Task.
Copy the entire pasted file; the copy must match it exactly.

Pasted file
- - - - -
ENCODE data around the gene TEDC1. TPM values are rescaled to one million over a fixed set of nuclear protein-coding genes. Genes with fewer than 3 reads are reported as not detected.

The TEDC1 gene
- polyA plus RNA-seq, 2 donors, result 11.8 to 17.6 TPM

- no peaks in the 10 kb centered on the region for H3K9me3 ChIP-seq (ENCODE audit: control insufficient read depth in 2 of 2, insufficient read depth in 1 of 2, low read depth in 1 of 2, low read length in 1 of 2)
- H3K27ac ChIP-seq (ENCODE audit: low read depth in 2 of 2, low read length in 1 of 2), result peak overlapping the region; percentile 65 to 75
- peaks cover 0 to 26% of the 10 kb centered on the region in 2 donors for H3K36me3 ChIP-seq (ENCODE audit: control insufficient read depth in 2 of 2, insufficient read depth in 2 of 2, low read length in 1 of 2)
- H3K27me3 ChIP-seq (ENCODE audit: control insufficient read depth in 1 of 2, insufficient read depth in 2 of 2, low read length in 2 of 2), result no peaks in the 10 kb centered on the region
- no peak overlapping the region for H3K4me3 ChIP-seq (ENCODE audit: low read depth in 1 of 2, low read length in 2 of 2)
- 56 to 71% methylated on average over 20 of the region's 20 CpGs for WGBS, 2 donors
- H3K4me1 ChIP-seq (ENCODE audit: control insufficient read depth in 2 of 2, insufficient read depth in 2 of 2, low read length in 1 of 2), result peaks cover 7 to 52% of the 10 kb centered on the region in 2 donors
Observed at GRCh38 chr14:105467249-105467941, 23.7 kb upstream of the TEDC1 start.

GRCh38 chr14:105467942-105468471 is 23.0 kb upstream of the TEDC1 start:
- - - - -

ENCODE data around the gene TEDC1. TPM values are rescaled to one million over a fixed set of nuclear protein-coding genes. Genes with fewer than 3 reads are reported as not detected.

The TEDC1 gene
- polyA plus RNA-seq, 2 donors, result 11.8 to 17.6 TPM

- no peaks in the 10 kb centered on the region for H3K9me3 ChIP-seq (ENCODE audit: control insufficient read depth in 2 of 2, insufficient read depth in 1 of 2, low read depth in 1 of 2, low read length in 1 of 2)
- H3K27ac ChIP-seq (ENCODE audit: low read depth in 2 of 2, low read length in 1 of 2), result peak overlapping the region; percentile 65 to 75
- peaks cover 0 to 26% of the 10 kb centered on the region in 2 donors for H3K36me3 ChIP-seq (ENCODE audit: control insufficient read depth in 2 of 2, insufficient read depth in 2 of 2, low read length in 1 of 2)
- H3K27me3 ChIP-seq (ENCODE audit: control insufficient read depth in 1 of 2, insufficient read depth in 2 of 2, low read length in 2 of 2), result no peaks in the 10 kb centered on the region
- no peak overlapping the region for H3K4me3 ChIP-seq (ENCODE audit: low read depth in 1 of 2, low read length in 2 of 2)
- 56 to 71% methylated on average over 20 of the region's 20 CpGs for WGBS, 2 donors
- H3K4me1 ChIP-seq (ENCODE audit: control insufficient read depth in 2 of 2, insufficient read depth in 2 of 2, low read length in 1 of 2), result peaks cover 7 to 52% of the 10 kb centered on the region in 2 donors
Observed at GRCh38 chr14:105467249-105467941, 23.7 kb upstream of the TEDC1 start.

GRCh38 chr14:105467942-105468471 is 23.0 kb upstream of the TEDC1 start: